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LA’s Sidewalk Repair Program: Needs Money, Needs Management but Has a Lot Going for It


LA WATCHDOG--In 2007, the Bureau of Street Services estimated that the cost to repair our 4,600 miles of broken sidewalks was in the range of $1.2 billion. However, since that time, our City’s “leaders” have made very little, if any, progress in addressing the sorry state of our 10,750 miles of sidewalks that comprise over 2% of the City’s land mass.    


Fortunately, on April Fools’ Day of last year, the City announced that it had reached what appears to be an excellent settlement of the Willetts v. City of Los Angeles class action lawsuit.  This will require the City to spend almost $1.4 billion over the next thirty years to “ensure better access for persons with mobile disabilities to the City’s sidewalks, curb ramps, crosswalks, pedestrian crossings, and other walkways.”  

Unfortunately, residential neighborhoods are last in line which is why four Councilmembers (Krekorian, Buscaino, Bonin, and Martinez) have developed a Sidewalk Repair Policy (consisting of eleven elements) that outlines a more comprehensive program to accelerate the repair our broken sidewalks.  

There are some attractive features to this program, including incentive programs whereby the City will reimburse property owners for approximately 50% of the repair cost if the work is done within the next three years.  The City has also proposed twenty year warranties on residential repairs, including those made by private contractors.   In return, the City wants to limit its future liability for sidewalks by entering into a “fix and release” program where property owners will be responsible for their sidewalks, including those damaged by trees. 

Importantly, the City will also focus on preserving and enhancing our Urban Forest.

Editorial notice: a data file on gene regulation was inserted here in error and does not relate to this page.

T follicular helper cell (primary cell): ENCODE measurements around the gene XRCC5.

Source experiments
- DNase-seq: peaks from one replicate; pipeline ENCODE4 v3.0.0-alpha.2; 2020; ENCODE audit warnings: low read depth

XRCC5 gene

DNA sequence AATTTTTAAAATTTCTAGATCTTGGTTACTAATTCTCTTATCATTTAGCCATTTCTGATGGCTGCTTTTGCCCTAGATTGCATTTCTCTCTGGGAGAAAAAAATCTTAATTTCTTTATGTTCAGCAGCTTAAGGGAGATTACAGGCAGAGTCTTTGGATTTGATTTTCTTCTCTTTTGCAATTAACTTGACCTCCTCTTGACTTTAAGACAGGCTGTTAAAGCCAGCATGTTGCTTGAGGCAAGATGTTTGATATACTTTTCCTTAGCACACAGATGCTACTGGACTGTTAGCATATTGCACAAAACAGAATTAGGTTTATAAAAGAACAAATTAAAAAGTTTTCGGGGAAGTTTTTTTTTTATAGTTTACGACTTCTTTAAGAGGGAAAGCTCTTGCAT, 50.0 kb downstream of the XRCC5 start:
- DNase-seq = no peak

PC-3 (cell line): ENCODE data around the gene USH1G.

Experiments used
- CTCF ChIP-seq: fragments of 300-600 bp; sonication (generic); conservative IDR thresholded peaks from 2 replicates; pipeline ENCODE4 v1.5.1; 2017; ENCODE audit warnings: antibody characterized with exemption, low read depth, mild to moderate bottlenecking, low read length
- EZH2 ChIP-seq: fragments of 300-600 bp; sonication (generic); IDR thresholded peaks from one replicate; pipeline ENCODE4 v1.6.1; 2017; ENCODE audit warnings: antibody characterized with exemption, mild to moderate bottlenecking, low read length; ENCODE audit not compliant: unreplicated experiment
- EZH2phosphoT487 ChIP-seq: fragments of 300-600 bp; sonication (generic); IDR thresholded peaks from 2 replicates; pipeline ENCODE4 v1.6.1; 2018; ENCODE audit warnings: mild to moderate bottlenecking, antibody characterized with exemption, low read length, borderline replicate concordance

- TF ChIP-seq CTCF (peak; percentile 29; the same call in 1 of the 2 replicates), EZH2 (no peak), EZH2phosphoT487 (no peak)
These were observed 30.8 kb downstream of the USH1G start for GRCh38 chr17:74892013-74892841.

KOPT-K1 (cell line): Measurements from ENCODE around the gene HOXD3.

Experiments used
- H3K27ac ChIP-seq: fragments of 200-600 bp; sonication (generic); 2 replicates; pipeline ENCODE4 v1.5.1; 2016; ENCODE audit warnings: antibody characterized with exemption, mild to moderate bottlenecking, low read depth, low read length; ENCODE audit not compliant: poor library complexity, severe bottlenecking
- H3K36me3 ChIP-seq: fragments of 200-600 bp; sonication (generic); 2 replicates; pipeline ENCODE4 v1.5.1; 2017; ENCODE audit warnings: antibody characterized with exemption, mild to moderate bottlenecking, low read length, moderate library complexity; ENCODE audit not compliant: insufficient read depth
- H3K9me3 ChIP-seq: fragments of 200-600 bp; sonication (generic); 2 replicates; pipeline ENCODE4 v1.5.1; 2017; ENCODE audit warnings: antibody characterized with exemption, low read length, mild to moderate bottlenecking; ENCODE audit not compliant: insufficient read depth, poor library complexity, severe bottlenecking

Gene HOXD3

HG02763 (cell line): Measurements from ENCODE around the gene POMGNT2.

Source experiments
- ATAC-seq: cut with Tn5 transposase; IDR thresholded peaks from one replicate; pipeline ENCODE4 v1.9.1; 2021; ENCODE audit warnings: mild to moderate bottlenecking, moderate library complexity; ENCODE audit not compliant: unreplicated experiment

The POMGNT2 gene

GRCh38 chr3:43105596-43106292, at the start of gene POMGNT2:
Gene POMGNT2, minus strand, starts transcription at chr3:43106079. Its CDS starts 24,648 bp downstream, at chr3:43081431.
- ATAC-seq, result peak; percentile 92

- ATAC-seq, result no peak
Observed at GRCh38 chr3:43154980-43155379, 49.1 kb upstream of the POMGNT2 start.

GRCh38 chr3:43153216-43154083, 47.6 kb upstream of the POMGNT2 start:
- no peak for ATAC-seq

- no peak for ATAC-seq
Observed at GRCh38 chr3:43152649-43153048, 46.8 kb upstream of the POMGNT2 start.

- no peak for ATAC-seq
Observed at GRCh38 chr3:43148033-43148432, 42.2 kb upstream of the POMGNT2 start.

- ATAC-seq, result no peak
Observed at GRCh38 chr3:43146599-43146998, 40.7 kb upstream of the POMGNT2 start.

There are two major flaws in this Sidewalk Repair Policy: the lack of any definitive sources of funding and the overall management of the Sidewalk Repair Program. 

Under the Willetts class action settlement, the City is required to spend $31 million a year for the next five years, most of which is earmarked for the repair of City’s own sidewalks.  But this amount is just a drop in the bucket compared to the estimated $1.5 to $2 billion that is needed to repair the City’s 4,600 miles of broken sidewalks.  

[Note: This estimate needs to be confirmed as it may have been developed assuming that 100% of a property’s sidewalks need to be repaired when only 10% of the segments are damaged.  This issue was raised in 2014 by Paul Krekorian.] 

The City may develop an awesome Sidewalk Repair Program.  But for it to be effective, are the Herb Wesson led City Council and the Mayor Eric Garcetti willing to allocate scarce resources to fund the acceleration of this vital infrastructure program over the next ten to fifteen years? 

The management and organizational structure of the Sidewalk Repair Program is lacking.  Rather than having defined lines of authority reporting to a General Manager who is responsible for the entire program, there are too many cooks in the kitchen, (graphic above) not dissimilar to the situation involving our Department of Water and Power. 

Like DWP, there appears to be too many Councilmembers sticking their nose into the kitchen, putting their own self-interest ahead what is best for the City.  This is certainly the case with Jose Huizar who submitted a written comment to the Council File (14-0163-S3) that would require the funding to be spread equally between Council Districts and that the annual plan for each Council District to be subject to approval by the Councilmember. 

Krekorian, Buscaino, Bonin, and Martinez have done a very good job of outlining an eleven element Sidewalk Repair Program and submitting 21 recommendations (ordered by element) for the City Council’s approval.  But now they need to make sure that this Program is properly funded and properly managed, not an easy task given the City’s budget constraints and the egos of the Councilmembers and the Mayor.

(Jack Humphreville writes LA Watchdog for CityWatch. He is the President of the DWP Advocacy Committee and a member of the Greater Wilshire Neighborhood Council.  Humphreville is the publisher of the Recycler Classifieds -- www.recycler.com. He can be reached at:  [email protected].)


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